The owners of South Island Aggregates say the three-year fight over the dumping of contaminated soil at their Shawnigan site has been as frustrating for them as it has been upsetting for area residents.
This week, the Environmental Appeal Board allowed soil dumping to begin on a limited basis.
The five-week appeal to be heard by the board will begin March 3, reviewing the issuance of SIA’s permit.
The Ministry of Environment granted the permit to store contaminated soil – much of it from Greater Victoria – in SIA’s quarry.
Marty Block and Michael Kelly, partners of South Island Aggregates Inc., said opponents had not considered the science that underpins their project.
Block and Kelly have not commented to the media until now, breaking their silence in an interview this week that included SIA’s consulting engineer David Mitchell.
"We’ve done the science," Block said. "The ministry spent three years considering it … and they’ve given us a permit."
Five ministries reviewed the application prior to it being granted, he said. Still, the Shawnigan Residents Association and the Cowichan Valley Regional District have opposed the venture, saying it threatens the security of the Shawnigan watershed.
"We’re going forward," Block said. "The problem going forward is how do we mend the fences or is it even possible?" The CVRD has said the facility has no place in Shawnigan, Block said. "All they’ve said is, ‘We don’t want it,’ and they’re fear-mongering through the whole community."
CVRD chair Rob Hutchins declined to comment, citing the matter being before the review board and the courts.
Before the limited dumping that has been allowed can proceed, SIA must post security funds, ensure safety mechanisms are in place and prepare the initial soil-deposit cells.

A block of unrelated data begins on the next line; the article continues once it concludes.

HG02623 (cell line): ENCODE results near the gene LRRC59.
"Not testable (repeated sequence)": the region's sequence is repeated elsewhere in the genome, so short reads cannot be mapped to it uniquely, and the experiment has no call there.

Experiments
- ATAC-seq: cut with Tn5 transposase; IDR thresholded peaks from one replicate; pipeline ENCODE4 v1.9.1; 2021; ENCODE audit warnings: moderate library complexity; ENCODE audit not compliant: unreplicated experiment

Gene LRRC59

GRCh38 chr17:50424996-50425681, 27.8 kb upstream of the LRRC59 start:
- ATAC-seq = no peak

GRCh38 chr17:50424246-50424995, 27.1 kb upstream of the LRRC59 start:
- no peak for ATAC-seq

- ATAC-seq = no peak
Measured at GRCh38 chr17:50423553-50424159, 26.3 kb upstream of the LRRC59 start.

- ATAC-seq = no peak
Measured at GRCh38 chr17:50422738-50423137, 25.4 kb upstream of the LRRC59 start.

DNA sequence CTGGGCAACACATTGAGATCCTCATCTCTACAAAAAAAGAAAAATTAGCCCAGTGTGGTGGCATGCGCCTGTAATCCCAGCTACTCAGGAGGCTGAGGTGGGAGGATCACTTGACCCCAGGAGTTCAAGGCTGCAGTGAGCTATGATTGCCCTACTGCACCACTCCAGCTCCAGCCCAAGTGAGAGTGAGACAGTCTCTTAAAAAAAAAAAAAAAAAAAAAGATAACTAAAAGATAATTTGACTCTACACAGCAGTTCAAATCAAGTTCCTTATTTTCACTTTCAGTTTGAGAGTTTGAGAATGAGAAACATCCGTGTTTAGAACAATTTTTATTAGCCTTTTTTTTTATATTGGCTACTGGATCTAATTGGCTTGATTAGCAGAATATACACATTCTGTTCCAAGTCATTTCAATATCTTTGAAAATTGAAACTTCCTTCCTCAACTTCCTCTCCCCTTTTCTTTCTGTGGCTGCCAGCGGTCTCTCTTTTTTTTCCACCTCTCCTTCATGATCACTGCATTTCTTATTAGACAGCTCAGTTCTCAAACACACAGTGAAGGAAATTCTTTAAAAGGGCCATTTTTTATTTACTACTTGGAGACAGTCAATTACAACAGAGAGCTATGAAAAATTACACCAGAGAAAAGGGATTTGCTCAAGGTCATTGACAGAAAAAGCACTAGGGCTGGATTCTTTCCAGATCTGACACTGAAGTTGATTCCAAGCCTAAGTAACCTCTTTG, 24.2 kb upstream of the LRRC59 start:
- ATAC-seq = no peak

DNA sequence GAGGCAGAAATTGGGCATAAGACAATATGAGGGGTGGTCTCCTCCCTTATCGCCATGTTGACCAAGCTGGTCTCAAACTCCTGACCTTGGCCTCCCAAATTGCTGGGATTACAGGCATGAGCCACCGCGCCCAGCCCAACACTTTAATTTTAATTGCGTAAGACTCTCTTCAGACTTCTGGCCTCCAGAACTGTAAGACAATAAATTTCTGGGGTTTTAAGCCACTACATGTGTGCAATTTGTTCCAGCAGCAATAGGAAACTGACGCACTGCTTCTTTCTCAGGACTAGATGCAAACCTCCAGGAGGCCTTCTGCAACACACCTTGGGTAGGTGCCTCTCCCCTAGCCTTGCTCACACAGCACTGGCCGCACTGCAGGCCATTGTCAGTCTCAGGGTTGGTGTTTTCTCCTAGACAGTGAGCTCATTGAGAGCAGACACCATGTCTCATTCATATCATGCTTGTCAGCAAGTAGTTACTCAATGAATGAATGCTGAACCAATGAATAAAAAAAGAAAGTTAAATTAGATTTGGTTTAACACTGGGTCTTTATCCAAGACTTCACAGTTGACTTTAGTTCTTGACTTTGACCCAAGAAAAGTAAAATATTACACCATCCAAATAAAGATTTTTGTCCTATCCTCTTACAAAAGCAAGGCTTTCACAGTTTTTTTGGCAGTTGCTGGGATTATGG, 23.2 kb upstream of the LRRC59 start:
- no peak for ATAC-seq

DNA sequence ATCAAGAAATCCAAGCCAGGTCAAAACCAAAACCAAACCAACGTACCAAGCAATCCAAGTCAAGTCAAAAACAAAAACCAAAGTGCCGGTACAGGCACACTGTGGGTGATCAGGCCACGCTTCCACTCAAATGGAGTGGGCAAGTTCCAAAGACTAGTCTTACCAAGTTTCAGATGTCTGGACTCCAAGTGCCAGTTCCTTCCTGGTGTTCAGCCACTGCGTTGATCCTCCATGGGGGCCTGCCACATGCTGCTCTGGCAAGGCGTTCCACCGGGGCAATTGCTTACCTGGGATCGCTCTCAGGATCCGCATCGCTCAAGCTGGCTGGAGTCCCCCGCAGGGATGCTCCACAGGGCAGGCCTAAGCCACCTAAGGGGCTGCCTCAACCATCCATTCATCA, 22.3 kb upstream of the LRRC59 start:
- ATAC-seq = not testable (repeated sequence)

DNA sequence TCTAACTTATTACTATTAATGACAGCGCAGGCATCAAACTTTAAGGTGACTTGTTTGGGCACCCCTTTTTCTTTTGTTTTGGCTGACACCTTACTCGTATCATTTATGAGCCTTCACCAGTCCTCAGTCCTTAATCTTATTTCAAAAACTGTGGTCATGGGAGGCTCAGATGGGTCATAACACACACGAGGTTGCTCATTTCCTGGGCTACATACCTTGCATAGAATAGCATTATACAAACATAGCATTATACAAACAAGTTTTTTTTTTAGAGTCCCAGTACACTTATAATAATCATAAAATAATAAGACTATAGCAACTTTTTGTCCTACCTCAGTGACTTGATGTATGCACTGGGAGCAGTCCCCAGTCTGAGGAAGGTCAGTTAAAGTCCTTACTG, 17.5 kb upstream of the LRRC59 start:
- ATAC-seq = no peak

The optics of having Victoria’s dirty dirt dumped in Shawnigan were not good, Block and Kelly admitted, but
they said the SIA project would benefit the south Island by helping to eliminate the illegal dumping of contaminated soils that has occurred.
"We are the solution to cleaning up contaminated sites," Block said.
"This whole region was developed due to historic industrial activity – Shawnigan Lake was founded by forestry," said Mitchell.
The site can only accept material that is non-leachable, such as asphalt.
"The oil and other contaminants are not leaching out of the soil, they’re attached to it, such as how oil is attached to asphalt," Mitchell said.
That soil then goes into encapsulation cells, which are lined with clay and a plastic barrier.
"Our conclusions that this rock is basically impermeable, that water isn’t flowing through it to any significant extent, is supported by there not being a big pond in the quarry," Mitchell said.
"Water isn’t pouring into the [quarry], even though we’re below the water table. There’s lots of measures in place and lots of assurances on just how long this liner will last."
Politics are at play here, too, Kelly and Block said.
"The people who riled up the locals wasn’t us – it was the politicians trying to get re-elected.
"Instead of the politicians talking about facts and figures, they made stuff up as they went along," said Kelly.
The Shawnigan Residents Association hired a hydrogeologist to look at SIA’s
"He said on transcript that all he had time to do was look at our website," said Kelly.
"He never set foot on our property and came to major conclusions that our site would never handle this."
The public has an unrealistic idea of what contaminated soil is and the risks it presents, said Block.
"The soil we’re bringing in is so benign," said Block. "These liners and this stuff is completely redundant."
He said the extra measures were taken by SIA "because we’re scared … too about the lake – we want to make sure it’s done right."
Shawnigan Lake School donated $30,000 to the residents’ association without talking to SIA, said Kelly.
"People are spending a lot of money for their kids to get smart there and some of them are going to become engineers … and [school representatives] wouldn’t take the time to talk to us," Kelly said.
Block said he’s not been able to get an appointment with headmaster David Robertson.
"Everyone in the community stands to be affected by this dumping of waste," Robertson said.
"We felt we should get behind the cause and show some leadership, too."
Robertson said he is happy to look at SIA’s data "but I can’t get beyond the basic illogicality of dumping anything that is contaminated up high. The basic laws of gravity … will dictate that things are going to fall downhill."